Betel Box

Betel Box

What Is a Betel Box?

The betel box is a rectangular hinged box, often handmade from wood, metal, lacquer, ivory, tortoise shell gold and even silver boxes.  The boxes were used to store the areca nut, which was wrapped with a betel leaf and other ingredients including lime and tobacco and was used for chewing. This forms a “quid” or parcel of the four ingredients. This concoction gave a mild stimulant, similar to drinking coffee or smoking a cigarette.  It was held between the cheek and mouth to allow for sucking and chewing, it stained teeth black and lips red and consumers would spit out the excess juice from the betel mixture. This chewing tradition was commonly practiced in South Asia, including Thailand, the Philippines, Sri Lanka, India and Papua New Guinea and a custom which was enjoyed by both men and women. The metal boxes usually contained smaller compartments inside and were used to store the ingredients necessary to assemble a quid of betel. The betel box was also seen as a fashion accessory, the more intricate the design on the box and the material used showed status of the owner.

History of the Betel Box

It is believed the origins of the betel box is at least 2000 years old. The earliest evidence found of the use of areca nut dates back to 10,000 BC and was discovered at Spirit Cave in north-western Thailand. In the Duyong Cave in the Philippines skeletons with betel stained teeth have been found bearing evidence of betel chewing from 3000 BC. During the colonial period the tradition of chewing betel was adopted by the Dutch and exquisite boxes were commissioned becoming an essential part of hospitality with indigenous rulers. Betel boxes have been written about on several accounts by Chinese writers and travellers dating back to the 7th century. They believe the betel nut had medical qualities most popular being a mouth wash, treating headaches and skin infections. It is documented in the 11th century that Royals in South-East Asia partook in the betel chewing custom, written records provide details of people sharing a quid with a king and the use of betel in royal ceremonies. They monarchy’s betel boxes would be made from pure gold and include intricate gold-filigree to represent their wealth and status.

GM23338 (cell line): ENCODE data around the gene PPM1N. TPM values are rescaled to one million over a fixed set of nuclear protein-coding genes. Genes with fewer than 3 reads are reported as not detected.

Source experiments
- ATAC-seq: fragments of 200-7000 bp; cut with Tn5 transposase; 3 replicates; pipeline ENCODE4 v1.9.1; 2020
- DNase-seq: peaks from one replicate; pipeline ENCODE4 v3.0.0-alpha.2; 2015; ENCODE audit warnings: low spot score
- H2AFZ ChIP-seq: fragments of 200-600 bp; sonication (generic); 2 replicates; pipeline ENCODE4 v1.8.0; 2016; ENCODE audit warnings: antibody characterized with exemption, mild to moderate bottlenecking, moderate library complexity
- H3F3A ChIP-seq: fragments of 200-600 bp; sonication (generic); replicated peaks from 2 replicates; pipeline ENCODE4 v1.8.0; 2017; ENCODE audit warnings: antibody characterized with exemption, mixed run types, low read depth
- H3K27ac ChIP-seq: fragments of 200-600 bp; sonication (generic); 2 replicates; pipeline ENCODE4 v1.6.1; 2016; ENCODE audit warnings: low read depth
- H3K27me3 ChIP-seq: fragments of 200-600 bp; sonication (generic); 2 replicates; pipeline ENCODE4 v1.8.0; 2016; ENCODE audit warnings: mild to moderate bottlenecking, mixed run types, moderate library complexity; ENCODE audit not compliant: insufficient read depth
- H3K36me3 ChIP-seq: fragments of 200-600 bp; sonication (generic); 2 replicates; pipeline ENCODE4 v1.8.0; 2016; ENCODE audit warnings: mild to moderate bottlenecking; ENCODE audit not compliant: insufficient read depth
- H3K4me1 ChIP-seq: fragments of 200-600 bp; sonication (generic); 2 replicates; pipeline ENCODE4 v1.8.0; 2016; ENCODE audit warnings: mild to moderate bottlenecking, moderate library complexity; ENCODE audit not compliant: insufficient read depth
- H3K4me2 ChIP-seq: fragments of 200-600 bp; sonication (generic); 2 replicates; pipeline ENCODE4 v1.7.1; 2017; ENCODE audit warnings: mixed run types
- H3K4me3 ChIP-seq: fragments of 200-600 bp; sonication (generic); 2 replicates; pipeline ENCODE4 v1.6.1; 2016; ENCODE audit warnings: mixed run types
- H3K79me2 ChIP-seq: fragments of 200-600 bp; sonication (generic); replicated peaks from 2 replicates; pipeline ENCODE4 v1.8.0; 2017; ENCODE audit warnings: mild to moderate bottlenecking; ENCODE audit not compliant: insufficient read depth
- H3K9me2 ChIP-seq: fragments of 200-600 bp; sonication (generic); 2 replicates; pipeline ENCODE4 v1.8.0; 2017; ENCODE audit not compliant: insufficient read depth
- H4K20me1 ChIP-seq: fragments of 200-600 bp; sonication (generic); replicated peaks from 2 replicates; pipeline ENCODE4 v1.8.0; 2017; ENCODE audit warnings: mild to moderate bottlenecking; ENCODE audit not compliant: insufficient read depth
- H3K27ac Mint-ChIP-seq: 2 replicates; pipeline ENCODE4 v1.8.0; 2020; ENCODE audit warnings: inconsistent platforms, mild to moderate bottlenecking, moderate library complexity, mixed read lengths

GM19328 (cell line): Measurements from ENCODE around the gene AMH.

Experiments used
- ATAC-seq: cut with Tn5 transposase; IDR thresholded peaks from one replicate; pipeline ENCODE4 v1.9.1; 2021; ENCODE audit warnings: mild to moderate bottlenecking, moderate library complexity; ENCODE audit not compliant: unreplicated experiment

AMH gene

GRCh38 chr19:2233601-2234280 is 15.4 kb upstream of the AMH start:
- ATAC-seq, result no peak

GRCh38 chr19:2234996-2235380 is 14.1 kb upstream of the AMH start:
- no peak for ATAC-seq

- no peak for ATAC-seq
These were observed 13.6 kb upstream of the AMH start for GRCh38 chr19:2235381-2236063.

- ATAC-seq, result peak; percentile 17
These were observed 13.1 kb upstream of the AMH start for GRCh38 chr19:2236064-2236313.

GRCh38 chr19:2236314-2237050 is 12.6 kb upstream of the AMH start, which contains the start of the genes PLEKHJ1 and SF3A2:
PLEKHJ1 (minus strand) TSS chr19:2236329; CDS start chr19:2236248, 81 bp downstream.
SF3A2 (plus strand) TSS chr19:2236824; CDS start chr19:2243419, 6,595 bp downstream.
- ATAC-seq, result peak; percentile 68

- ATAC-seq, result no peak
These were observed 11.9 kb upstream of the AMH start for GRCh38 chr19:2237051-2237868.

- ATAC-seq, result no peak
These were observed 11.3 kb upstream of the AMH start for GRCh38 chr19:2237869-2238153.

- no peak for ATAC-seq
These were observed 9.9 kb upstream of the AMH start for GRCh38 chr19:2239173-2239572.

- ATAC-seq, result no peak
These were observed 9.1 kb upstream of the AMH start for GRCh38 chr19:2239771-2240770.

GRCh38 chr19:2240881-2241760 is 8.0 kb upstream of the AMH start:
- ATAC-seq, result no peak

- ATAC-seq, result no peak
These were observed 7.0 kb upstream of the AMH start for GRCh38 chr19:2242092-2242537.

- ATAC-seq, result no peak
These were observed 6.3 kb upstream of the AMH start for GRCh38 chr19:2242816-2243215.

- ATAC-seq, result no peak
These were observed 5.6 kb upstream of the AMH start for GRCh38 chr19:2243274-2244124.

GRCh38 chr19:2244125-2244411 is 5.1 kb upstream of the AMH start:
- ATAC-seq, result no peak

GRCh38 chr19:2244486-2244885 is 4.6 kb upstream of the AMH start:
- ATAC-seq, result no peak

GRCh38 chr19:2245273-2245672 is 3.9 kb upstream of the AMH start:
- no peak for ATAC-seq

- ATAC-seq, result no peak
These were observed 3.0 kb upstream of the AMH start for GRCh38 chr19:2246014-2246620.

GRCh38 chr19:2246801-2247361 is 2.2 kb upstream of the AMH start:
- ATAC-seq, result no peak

Betel Box in the present day

Today, the 2000-year-old tradition of betel chewing has decreased in popularity in South – East Asia, at least in urban areas.  However, in other areas of the continent betel chewing is increasing such as Bombay in India, and the use of the betel box is still very much needed today. Most betel boxes are displayed at museums and can be rare to find, as gold was melted down in times of need.  The legacy of betel chewing is still remanent for its medicinal and symbolic purposes and it is a vital part of the South-East Asian culture.


The author’s views are entirely their own and may not always reflect the views of AC Silver.

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